When you can’t find room on land for something, make it float. It’s a principle that’s already being applied to wind farms to portions of entire cities to golf courses and resorts aimed at restoring island economies wrecked by climate change. Entrepreneurs are already feeding the urban hunger for fresh produce with rooftop farms and stackable hydroponic farms. Creating large offshore farms, in that context, doesn’t seem so strange.
A team of students from this summer’s class at Singularity University’s graduate studies program has a vision to combine the "cheap real estate [in the ocean] with the high production of vertical farms," according to team member Oren Pinsky. The initiative is a stab at creating one of Singularity’s 10⁹+ Team Projects, which have the mission of positively affecting the lives of a billion people within 10 years.
Vertical farming, the concept of growing farms upwards instead of outwards, has gained traction in recent years as a way to efficiently feed the planet’s ever-growing population while keeping cities self-sufficient (i.e. with vertical farm skyscrapers). But land is expensive; the ocean might be cheaper.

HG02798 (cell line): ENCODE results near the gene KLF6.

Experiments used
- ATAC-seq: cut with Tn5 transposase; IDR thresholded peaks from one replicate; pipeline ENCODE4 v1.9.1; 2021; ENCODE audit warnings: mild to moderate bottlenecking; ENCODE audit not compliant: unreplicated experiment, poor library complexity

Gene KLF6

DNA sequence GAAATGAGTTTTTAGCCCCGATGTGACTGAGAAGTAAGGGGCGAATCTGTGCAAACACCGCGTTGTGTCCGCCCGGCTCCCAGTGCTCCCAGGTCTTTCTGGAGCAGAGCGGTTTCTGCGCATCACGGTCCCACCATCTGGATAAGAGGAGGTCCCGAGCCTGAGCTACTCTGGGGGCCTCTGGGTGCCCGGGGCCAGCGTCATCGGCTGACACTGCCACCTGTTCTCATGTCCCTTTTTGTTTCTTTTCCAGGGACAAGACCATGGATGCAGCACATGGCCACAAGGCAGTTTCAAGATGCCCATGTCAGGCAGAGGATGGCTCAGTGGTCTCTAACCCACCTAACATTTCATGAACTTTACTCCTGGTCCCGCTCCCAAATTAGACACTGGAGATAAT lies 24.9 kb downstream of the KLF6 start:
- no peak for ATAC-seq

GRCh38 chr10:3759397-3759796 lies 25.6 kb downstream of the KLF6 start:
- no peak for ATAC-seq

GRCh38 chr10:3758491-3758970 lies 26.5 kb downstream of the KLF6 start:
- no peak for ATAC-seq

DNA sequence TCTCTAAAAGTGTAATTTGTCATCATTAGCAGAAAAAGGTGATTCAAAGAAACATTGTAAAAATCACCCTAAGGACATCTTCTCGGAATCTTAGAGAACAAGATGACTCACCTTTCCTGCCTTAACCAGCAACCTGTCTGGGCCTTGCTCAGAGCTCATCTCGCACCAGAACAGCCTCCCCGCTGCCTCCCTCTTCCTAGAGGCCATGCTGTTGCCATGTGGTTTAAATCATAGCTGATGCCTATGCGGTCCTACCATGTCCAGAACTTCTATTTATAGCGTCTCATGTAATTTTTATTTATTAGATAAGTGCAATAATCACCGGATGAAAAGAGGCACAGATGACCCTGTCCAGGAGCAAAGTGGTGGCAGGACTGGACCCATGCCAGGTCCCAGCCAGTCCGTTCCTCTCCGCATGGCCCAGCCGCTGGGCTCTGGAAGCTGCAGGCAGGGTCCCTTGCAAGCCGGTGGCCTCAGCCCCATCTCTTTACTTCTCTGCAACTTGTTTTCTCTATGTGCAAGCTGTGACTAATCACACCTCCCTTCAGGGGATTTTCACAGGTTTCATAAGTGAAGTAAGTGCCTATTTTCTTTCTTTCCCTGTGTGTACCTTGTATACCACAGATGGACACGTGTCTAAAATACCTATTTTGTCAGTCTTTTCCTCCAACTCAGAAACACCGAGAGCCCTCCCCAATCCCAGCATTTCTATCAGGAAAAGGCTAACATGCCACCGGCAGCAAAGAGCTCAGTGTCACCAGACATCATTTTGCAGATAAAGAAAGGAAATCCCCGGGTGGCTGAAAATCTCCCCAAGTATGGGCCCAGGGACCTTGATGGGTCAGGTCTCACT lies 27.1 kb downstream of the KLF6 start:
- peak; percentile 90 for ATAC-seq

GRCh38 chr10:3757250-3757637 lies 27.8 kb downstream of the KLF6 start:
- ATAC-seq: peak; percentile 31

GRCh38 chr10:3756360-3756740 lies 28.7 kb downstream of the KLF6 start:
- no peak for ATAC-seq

"We want to make cheap food for people who live close to the sea," says Pinsky. The floating farms would be extensions of the city, existing solely to provide produce. Ultimately, Pinsky imagines that the farms could chase the weather, using prediction algorithms to move closer to the sun or wherever works best for crop growth.
According to Pinsky, it would cost about $3 million for a two and a half acre floating greenhouse platform featuring aquaponic technology (using fish production to generate nutrients) and aeroponic systems (spraying water with nutrients onto plant roots, reducing the use of fresh water). The team wants to build out in countries where fresh produce prices can be high because of distribution cots—places like the U.S., Israel, Singapore, and Sweden. But that won’t happen anytime soon. The team has a 3-D design, but still needs to build a prototype.
In the meantime, the Science Barge—a floating farm that’s already out on the water—can provide some inspiration.